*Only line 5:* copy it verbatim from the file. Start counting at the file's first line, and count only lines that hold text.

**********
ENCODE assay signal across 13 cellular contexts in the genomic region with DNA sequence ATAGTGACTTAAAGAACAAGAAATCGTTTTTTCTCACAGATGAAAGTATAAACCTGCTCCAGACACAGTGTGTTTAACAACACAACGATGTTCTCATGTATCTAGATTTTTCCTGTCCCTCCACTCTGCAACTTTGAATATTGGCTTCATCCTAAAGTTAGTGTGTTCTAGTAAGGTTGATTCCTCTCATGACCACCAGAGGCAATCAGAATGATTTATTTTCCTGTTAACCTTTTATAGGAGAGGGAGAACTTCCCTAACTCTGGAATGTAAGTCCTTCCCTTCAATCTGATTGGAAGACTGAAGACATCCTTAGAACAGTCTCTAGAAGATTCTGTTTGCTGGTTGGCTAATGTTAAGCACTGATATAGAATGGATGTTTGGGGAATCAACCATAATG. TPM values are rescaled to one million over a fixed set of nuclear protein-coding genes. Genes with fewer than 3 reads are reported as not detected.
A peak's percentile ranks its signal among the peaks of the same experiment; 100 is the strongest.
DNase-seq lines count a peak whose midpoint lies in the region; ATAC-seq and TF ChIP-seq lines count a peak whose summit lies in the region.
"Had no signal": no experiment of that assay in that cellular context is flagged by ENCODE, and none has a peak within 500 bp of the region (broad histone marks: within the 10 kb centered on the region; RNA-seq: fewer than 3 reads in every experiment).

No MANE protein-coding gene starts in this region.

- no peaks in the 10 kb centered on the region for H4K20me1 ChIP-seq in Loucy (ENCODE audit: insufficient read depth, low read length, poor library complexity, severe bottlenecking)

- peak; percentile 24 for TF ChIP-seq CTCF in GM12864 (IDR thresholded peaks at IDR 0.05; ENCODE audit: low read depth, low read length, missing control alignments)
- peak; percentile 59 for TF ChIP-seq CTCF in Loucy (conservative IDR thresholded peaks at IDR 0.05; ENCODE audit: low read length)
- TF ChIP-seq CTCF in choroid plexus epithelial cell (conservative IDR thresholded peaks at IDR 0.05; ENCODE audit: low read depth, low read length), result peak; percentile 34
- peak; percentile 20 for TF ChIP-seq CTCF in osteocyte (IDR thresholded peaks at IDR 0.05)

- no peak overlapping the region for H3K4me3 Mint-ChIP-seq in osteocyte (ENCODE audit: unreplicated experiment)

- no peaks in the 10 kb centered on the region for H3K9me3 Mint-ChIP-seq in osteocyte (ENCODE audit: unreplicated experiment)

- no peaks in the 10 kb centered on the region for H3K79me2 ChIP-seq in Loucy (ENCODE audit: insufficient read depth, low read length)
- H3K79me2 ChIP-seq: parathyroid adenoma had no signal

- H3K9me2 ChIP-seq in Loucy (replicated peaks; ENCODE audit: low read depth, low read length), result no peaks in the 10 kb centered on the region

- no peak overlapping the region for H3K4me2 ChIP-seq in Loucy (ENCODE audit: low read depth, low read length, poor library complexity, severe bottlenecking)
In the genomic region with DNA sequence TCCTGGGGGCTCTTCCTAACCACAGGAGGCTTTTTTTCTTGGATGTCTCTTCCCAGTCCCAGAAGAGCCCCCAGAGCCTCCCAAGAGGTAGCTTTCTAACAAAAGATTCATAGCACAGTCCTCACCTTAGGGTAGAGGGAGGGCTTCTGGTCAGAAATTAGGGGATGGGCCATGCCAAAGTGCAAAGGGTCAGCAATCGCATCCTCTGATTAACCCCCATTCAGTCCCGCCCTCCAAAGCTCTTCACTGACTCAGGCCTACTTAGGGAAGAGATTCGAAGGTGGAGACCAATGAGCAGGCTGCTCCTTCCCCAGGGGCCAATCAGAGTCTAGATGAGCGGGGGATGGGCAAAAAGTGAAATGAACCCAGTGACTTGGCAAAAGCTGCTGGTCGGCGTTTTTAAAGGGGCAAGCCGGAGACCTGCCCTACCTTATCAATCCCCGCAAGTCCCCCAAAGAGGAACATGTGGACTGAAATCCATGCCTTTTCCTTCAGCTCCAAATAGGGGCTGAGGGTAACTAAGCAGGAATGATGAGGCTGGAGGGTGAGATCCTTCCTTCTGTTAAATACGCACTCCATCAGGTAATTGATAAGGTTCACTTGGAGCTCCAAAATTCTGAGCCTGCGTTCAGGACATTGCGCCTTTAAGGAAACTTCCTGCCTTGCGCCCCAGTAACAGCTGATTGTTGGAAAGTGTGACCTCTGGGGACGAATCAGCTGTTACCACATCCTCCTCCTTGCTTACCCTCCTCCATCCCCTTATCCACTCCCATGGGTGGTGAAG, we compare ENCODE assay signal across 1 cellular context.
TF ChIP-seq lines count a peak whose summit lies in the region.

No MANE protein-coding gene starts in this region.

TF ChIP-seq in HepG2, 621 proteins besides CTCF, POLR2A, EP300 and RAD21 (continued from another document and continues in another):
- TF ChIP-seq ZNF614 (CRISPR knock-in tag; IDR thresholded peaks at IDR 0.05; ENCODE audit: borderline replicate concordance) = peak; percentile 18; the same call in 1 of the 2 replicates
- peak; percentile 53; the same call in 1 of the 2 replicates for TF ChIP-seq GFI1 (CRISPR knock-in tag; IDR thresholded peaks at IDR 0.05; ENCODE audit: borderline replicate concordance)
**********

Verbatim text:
No MANE protein-coding gene starts in this region.